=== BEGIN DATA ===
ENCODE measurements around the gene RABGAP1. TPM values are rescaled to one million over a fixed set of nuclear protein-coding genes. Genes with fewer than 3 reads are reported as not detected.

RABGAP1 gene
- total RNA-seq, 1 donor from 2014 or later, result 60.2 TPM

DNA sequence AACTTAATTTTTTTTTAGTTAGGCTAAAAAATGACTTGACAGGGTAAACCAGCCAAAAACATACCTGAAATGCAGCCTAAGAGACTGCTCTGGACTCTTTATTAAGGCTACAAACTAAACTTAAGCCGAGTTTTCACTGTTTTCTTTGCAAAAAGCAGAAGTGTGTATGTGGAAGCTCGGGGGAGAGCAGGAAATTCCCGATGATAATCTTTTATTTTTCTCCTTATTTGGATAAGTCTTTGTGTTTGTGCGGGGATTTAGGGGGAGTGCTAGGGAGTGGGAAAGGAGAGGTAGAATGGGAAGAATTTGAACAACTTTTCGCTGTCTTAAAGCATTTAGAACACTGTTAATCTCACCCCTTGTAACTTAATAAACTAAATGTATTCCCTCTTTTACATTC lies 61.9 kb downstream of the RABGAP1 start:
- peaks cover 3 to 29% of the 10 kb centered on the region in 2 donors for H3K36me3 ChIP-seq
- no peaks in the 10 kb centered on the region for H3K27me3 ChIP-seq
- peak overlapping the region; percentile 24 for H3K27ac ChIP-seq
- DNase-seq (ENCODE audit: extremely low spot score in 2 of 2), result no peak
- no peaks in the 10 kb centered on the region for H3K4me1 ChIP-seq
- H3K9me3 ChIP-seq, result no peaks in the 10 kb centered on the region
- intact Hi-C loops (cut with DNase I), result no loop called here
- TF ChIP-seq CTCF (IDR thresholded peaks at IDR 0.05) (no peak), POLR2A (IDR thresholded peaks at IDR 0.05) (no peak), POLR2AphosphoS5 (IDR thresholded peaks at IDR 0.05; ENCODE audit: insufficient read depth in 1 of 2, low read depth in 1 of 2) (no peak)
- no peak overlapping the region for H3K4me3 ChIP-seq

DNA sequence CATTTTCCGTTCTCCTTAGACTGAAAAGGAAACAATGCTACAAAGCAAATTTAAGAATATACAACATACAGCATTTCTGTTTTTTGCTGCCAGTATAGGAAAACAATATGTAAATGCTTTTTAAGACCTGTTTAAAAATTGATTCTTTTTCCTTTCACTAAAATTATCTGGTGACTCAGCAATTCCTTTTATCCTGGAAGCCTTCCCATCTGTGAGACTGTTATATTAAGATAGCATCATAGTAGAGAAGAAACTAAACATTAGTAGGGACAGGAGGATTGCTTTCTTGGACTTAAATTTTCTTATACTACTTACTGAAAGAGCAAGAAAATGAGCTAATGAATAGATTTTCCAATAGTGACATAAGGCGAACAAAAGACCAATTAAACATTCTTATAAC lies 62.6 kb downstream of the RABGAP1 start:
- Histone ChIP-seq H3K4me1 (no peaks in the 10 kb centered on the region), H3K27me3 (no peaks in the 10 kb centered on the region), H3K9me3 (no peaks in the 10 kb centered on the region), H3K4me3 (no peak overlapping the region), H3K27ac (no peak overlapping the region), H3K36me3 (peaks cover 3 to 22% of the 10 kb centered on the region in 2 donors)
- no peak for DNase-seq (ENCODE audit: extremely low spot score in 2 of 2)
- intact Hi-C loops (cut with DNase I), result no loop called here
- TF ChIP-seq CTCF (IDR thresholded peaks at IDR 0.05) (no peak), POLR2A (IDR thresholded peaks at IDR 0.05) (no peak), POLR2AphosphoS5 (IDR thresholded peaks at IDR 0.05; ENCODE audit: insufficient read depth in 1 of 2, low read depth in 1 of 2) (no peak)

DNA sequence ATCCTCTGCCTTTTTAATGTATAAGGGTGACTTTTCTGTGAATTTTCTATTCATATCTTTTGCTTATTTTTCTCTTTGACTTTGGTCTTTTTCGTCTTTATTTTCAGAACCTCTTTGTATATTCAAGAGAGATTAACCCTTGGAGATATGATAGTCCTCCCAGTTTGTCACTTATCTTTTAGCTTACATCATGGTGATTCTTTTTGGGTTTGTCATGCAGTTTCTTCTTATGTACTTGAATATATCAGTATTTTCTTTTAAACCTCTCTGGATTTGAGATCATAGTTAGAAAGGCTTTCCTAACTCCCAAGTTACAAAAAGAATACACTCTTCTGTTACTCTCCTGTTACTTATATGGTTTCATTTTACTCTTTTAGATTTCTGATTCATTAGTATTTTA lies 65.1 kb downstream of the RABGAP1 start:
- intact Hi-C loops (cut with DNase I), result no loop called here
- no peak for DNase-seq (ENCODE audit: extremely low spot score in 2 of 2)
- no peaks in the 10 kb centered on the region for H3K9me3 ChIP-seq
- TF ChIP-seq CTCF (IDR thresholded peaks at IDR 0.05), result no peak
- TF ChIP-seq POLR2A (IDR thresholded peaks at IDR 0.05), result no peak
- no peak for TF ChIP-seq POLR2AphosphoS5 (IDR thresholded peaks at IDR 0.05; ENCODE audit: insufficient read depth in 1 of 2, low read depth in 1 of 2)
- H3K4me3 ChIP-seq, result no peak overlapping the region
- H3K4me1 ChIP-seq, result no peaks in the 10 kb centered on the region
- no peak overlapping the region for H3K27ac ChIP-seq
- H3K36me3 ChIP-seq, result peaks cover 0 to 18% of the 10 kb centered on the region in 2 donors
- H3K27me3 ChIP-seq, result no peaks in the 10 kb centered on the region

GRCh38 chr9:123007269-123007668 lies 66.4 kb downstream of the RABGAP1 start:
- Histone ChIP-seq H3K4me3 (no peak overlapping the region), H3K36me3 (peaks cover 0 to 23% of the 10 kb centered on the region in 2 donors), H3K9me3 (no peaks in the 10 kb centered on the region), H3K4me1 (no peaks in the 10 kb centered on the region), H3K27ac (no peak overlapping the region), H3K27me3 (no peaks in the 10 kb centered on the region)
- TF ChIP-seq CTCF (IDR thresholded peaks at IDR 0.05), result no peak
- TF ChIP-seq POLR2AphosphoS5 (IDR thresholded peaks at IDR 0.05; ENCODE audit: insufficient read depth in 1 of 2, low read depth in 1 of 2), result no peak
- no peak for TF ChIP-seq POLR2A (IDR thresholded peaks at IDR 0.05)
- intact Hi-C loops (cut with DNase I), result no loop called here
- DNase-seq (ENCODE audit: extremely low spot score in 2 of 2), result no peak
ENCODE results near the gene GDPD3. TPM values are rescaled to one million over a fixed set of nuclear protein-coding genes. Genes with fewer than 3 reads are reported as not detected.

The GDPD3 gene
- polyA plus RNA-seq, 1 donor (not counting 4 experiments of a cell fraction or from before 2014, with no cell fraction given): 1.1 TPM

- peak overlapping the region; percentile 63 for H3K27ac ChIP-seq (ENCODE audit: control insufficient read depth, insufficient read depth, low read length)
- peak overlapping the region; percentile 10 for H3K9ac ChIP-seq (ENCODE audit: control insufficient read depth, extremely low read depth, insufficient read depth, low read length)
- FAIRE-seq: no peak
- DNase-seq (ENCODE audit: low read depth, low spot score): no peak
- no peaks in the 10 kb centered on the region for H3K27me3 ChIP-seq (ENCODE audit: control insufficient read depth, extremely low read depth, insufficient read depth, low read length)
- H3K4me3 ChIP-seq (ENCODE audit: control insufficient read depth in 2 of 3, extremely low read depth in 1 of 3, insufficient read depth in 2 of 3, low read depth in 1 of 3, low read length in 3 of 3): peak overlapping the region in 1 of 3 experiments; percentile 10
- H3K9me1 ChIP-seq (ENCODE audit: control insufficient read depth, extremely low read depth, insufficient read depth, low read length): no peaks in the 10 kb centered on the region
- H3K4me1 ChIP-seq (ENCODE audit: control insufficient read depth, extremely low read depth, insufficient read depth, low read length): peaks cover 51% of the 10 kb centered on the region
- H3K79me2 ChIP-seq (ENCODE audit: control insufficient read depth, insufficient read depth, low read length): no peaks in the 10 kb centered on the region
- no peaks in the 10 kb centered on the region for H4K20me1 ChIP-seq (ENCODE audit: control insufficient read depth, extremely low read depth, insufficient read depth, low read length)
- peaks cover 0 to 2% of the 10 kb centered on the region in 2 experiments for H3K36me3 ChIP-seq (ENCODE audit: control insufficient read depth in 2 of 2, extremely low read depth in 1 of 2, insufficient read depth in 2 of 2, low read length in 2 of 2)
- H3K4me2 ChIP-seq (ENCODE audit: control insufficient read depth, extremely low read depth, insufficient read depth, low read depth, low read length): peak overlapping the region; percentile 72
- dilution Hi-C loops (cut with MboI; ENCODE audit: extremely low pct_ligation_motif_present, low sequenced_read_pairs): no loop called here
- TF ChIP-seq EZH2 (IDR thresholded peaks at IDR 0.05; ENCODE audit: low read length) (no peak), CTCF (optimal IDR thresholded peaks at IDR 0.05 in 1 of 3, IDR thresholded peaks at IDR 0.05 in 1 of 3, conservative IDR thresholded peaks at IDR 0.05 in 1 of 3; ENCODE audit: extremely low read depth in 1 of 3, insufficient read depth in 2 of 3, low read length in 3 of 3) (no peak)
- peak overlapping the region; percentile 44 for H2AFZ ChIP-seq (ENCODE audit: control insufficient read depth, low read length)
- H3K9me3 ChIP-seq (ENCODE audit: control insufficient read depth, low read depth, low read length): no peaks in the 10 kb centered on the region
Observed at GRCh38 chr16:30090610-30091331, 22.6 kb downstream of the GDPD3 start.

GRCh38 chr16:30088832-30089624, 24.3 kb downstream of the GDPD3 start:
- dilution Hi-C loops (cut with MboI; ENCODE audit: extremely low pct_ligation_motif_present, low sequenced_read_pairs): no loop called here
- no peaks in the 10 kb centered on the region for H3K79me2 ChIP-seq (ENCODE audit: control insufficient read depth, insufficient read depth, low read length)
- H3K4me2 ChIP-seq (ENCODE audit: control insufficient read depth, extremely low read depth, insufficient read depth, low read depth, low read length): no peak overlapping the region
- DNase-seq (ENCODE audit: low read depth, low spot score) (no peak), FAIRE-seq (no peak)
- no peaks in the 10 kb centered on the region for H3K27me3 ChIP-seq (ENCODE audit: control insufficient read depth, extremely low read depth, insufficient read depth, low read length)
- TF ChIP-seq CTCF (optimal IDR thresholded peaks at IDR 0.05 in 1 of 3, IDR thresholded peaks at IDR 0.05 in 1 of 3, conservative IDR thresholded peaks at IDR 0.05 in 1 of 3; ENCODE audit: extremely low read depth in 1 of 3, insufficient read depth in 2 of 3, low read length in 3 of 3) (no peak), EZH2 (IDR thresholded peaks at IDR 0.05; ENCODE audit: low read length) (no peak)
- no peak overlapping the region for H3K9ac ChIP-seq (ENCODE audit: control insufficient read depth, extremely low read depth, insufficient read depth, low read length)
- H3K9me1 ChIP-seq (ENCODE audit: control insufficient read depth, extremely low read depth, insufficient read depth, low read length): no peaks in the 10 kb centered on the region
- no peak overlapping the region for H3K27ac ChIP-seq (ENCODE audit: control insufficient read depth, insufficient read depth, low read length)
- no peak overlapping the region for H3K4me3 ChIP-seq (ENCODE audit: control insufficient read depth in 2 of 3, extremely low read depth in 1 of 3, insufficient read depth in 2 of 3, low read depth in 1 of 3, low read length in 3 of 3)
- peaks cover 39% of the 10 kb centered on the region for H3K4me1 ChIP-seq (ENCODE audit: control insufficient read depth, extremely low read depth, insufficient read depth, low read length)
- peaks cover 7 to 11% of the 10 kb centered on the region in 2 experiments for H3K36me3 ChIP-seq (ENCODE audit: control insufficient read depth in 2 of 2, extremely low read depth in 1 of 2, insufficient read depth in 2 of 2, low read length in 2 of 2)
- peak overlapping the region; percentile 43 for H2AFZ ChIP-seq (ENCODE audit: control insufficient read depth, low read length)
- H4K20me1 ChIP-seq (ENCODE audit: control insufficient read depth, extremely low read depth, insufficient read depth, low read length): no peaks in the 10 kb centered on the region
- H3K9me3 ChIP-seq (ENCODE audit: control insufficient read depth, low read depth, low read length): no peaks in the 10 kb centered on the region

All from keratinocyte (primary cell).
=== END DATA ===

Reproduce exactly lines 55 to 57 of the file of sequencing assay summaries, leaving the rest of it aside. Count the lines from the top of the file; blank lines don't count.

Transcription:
- peak overlapping the region; percentile 44 for H2AFZ ChIP-seq (ENCODE audit: control insufficient read depth, low read length)
- H3K9me3 ChIP-seq (ENCODE audit: control insufficient read depth, low read depth, low read length): no peaks in the 10 kb centered on the region
Observed at GRCh38 chr16:30090610-30091331, 22.6 kb downstream of the GDPD3 start.